Home Music The Zolas are back with fun, bouncy, progressive pop

The Zolas are back with fun, bouncy, progressive pop

by Gabriel Ellison-Scowcroft October 9, 2012
The Zolas are back with fun, bouncy, progressive pop

With their new record, Ancient Mars, The Zolas are set to bring an energy-packed show to audiences across Canada. British Columbia natives Zach Gray and Tom Dobrzanski have been making music together since they joined the same choir as children. The two friends started their first band, Lotus Child, while studying at UBC. Although the band released two albums and garnered a strong following in Vancouver, they broke up in 2006.

“It just wasn’t fun,” said Gray. “We weren’t having a good time and we didn’t think we were good enough.”

Press photo.

Soon after Lotus Child’s breakup, Gray and Dobrzanski started playing together again.

“[Dobrzanski] and I had given up on being in a band,” said Gray. “We just hung out as we used to, played music, drank beer around the piano and wrote a few songs.”

It seems that The Zolas was really born out of a desire to have fun. “The only reason that we exist is out of the spirit of asking ourselves what is going to be fun to do right now,” explained Gray. “We just use The Zolas as an excuse to get our best friends and favourite musicians in the room and just write music together.”

The Zolas’s debut, Tic Toc Tic, was released in 2009. Blending an upbeat pop and rock feel, tracks like “You’re Too Cool” and “The Great Collapse” featured heavily on the XM satellite radio station The Verge.

The Zolas released Ancient Mars on Oct. 2 and while the record reaffirms The Zolas’ ability to write poetic lyrics, it has a very different musical feel. The bouncy piano riffs and crisp notes are replaced with heavier beats, synthesizer reverb and dreamy, smooth vocals. In short, The Zolas are moving towards progressive pop.

“The music that we’d found ourselves listening to lately was the kind of music that makes your head bob on a subliminal level,” said Gray. “You don’t even realize that you’re listening to the song and then suddenly you realize that everyone in the room is nodding in time. We wanted to make music like that.”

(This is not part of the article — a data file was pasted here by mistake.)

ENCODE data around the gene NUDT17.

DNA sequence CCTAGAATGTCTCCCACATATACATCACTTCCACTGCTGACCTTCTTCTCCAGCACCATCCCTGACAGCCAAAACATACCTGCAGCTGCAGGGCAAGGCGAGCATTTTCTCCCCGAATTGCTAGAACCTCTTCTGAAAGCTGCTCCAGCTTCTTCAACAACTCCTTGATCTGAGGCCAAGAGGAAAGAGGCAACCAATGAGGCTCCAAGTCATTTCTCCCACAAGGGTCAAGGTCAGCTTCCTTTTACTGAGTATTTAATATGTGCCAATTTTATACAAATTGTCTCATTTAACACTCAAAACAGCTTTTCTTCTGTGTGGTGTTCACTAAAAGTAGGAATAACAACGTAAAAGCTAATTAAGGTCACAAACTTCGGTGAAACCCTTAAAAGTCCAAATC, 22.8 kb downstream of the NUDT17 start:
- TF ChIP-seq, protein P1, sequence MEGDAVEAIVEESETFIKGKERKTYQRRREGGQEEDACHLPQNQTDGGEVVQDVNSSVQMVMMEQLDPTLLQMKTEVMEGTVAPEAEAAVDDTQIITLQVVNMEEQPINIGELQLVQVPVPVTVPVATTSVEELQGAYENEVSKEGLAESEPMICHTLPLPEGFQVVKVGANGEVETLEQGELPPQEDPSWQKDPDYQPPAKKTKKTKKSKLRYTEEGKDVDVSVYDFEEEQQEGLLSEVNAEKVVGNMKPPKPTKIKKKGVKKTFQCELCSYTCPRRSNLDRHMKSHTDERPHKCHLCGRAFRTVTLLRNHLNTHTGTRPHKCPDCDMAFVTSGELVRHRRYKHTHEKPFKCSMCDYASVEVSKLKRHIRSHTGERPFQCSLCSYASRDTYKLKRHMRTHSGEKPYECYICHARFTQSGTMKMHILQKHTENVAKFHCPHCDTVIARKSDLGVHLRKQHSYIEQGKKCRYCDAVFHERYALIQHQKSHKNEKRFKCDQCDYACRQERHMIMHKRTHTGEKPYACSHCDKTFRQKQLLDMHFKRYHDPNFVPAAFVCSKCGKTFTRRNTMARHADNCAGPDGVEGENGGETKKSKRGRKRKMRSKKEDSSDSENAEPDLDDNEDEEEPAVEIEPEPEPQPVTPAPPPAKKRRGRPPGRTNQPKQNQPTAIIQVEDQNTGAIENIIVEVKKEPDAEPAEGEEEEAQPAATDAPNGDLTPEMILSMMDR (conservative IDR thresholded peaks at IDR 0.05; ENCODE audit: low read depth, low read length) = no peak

The Zolas hired producer Chuck Brody, a veteran of the pop and hip-hop scenes, to bring a different feel to Ancient Mars.

“The way that people listen to music on headphones so much these days gives you an opportunity to really get into their brains,” explained Gray. The hefty beats in the album’s title track, “Ancient Mars,” are almost guaranteed to set your head bobbing and your feet tapping.

“This album is a lot more personal,” Gray continued. “It’s about how you can be so insanely in love with somebody and one day that will end as well.”

 

While this may seem like a cynical concept to construct an album around, The Zolas are convinced otherwise.

“I don’t want to say that it’s bleak or not-bleak; it’s not about that,” said Gray. “I’d rather look at it this way: some people stay together, most people don’t, but both are pretty much equally beautiful.”

The Zolas are greatly anticipating their cross-Canada tour that sees them bring their five-piece touring band to 25 cities in just over 30 days.

“Every time we play together it’s been so easy,” said Gray. “I’ve had really draining live shows where I felt like I was working so hard but with this group I feel like I’m watching a band and singing along.”

With the release of such a progressive, forward-looking album, The Zolas have cemented their place as a band to watch out for.

 

Trial Track: “Cold Moon”

 

The Zolas play La Sala Rossa (4848 St. Laurent) with Hey Ocean! on Wednesday, Oct. 17. 

 

 

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